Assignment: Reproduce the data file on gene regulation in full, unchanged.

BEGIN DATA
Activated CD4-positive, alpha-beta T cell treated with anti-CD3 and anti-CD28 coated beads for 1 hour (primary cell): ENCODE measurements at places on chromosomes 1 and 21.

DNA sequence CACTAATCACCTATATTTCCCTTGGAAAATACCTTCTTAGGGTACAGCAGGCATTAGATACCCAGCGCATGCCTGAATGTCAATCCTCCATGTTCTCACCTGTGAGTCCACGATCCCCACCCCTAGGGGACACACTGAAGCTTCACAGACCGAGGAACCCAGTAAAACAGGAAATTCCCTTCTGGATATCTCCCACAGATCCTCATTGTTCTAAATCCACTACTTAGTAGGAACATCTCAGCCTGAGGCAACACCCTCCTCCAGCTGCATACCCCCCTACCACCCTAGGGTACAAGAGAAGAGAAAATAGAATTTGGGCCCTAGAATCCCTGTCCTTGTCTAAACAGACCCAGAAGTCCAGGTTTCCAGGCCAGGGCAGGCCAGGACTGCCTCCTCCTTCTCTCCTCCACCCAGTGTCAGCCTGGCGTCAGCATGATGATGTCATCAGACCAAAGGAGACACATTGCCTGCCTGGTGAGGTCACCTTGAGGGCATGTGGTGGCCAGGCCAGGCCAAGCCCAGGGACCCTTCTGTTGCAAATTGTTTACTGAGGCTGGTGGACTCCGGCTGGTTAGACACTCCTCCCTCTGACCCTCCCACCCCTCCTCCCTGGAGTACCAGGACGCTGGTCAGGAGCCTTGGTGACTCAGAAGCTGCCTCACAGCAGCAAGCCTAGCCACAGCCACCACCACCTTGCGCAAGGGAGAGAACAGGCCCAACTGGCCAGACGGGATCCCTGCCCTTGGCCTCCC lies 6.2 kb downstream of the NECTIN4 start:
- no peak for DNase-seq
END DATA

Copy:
Activated CD4-positive, alpha-beta T cell treated with anti-CD3 and anti-CD28 coated beads for 1 hour (primary cell): ENCODE measurements at places on chromosomes 1 and 21.

DNA sequence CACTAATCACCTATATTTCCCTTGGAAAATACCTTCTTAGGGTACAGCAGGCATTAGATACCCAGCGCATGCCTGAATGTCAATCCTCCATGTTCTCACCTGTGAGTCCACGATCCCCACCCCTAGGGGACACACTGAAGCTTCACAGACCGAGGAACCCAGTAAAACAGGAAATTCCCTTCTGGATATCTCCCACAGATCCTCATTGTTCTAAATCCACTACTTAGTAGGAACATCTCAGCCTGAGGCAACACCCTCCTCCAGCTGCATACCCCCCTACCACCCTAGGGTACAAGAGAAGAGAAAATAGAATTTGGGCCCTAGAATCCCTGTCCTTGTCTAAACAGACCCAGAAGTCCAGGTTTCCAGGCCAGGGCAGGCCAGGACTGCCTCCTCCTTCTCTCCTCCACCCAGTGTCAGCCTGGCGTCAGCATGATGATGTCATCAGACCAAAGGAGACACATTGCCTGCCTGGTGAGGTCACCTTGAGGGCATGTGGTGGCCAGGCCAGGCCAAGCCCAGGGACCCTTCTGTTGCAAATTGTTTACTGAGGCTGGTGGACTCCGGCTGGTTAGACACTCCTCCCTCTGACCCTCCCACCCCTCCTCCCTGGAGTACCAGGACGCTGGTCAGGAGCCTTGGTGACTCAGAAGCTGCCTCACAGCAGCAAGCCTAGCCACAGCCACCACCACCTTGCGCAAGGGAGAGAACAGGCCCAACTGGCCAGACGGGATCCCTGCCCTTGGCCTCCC lies 6.2 kb downstream of the NECTIN4 start:
- no peak for DNase-seq